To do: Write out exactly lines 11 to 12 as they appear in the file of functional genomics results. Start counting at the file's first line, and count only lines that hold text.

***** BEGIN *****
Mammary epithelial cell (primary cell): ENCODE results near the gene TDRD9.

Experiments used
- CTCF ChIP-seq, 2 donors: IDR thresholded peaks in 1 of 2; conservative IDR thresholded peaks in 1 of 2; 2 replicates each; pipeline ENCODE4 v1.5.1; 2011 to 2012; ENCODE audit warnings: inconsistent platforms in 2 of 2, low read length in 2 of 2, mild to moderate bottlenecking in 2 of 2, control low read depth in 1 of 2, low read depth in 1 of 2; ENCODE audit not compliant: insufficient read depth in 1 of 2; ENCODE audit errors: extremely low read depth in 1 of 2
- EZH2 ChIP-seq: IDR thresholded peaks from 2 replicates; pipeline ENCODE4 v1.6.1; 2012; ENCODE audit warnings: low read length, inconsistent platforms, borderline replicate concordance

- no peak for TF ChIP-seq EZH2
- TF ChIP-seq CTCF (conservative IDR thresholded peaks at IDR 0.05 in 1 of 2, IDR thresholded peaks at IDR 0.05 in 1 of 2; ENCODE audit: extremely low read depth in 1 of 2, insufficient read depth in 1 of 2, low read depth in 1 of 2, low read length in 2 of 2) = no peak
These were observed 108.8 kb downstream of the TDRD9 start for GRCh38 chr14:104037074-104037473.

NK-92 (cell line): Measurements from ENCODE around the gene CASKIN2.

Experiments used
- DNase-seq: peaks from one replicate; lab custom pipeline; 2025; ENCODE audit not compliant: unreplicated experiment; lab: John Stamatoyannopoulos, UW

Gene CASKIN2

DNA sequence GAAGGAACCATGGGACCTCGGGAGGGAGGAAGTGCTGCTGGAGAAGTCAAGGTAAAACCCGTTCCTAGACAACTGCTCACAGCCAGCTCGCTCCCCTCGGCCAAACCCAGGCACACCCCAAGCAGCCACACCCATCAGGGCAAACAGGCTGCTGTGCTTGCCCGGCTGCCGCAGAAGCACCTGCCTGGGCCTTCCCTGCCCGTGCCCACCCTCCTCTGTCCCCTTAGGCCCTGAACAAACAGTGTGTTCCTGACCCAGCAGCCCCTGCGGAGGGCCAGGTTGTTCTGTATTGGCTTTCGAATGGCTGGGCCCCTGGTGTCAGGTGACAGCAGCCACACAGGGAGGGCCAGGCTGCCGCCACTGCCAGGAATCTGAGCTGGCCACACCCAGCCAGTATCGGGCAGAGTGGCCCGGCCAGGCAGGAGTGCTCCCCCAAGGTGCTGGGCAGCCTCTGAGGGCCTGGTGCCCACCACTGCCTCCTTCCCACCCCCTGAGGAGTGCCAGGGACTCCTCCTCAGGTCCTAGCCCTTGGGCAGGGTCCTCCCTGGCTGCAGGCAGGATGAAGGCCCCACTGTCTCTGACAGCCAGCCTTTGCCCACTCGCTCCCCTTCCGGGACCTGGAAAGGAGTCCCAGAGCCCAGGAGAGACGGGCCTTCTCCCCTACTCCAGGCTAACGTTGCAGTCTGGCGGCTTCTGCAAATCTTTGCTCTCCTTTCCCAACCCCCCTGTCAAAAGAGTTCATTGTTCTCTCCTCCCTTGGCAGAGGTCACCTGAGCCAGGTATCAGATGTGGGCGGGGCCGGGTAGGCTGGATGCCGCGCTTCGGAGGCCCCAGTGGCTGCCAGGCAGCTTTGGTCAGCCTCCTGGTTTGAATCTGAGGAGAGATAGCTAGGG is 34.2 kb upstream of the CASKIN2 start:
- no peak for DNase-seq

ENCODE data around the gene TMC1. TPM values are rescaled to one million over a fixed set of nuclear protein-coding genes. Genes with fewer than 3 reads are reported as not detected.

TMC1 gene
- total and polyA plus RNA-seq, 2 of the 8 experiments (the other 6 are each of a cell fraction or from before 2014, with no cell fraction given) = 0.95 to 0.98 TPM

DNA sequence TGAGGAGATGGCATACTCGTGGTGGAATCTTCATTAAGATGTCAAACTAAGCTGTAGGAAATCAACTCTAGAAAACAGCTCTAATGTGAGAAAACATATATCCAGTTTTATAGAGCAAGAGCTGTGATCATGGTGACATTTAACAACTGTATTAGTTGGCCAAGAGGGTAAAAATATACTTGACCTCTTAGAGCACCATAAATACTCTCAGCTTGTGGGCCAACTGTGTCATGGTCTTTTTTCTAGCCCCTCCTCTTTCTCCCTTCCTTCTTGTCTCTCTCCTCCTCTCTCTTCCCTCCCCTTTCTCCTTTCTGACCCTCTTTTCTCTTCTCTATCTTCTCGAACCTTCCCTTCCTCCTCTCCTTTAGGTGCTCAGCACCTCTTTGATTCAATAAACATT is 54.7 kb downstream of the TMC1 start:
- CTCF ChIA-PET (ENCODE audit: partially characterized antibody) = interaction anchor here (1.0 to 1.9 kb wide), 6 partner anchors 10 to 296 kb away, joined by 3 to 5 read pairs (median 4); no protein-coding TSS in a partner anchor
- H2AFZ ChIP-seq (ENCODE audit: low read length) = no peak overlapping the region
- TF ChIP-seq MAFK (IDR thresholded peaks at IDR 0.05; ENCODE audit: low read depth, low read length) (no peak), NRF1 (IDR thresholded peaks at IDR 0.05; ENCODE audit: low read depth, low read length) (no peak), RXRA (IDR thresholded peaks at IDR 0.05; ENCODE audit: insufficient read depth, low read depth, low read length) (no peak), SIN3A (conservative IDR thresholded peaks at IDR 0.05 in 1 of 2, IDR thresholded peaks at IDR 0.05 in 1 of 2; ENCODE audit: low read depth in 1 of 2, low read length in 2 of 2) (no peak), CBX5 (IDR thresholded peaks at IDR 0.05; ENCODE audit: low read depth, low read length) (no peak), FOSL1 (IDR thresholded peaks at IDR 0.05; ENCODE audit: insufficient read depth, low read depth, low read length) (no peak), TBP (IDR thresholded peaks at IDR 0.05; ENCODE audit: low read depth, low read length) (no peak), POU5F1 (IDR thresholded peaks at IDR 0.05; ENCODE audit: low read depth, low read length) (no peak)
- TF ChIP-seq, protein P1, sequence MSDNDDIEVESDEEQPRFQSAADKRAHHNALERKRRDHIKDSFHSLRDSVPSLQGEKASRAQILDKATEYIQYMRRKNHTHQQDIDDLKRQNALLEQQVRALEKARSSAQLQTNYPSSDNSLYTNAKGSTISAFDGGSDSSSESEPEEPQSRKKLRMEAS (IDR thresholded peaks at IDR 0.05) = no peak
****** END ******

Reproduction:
Gene CASKIN2

DNA sequence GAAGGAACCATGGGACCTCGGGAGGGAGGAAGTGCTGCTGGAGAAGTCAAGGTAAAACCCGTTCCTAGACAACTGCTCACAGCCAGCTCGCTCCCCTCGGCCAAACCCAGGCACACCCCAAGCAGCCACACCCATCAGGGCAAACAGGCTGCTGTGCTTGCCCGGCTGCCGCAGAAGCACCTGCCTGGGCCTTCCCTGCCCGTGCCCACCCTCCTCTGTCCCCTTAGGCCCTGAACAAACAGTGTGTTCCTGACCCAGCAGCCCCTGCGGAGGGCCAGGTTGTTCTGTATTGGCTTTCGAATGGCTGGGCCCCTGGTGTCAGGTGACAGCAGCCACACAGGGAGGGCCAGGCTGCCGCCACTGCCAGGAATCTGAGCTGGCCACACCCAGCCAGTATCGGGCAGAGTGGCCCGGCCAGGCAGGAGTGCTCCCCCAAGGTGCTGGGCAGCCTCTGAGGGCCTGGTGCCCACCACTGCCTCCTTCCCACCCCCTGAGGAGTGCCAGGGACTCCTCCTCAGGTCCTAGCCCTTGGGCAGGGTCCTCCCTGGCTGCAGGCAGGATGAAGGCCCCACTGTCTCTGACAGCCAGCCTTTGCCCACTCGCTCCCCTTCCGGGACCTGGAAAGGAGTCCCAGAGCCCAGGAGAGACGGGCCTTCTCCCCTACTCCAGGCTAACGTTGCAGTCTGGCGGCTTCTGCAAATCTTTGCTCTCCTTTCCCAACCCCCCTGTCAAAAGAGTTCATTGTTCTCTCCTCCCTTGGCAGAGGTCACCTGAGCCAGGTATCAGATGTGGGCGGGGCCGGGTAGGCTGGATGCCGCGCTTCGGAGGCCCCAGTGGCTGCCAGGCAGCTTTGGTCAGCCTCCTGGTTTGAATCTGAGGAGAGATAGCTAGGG is 34.2 kb upstream of the CASKIN2 start: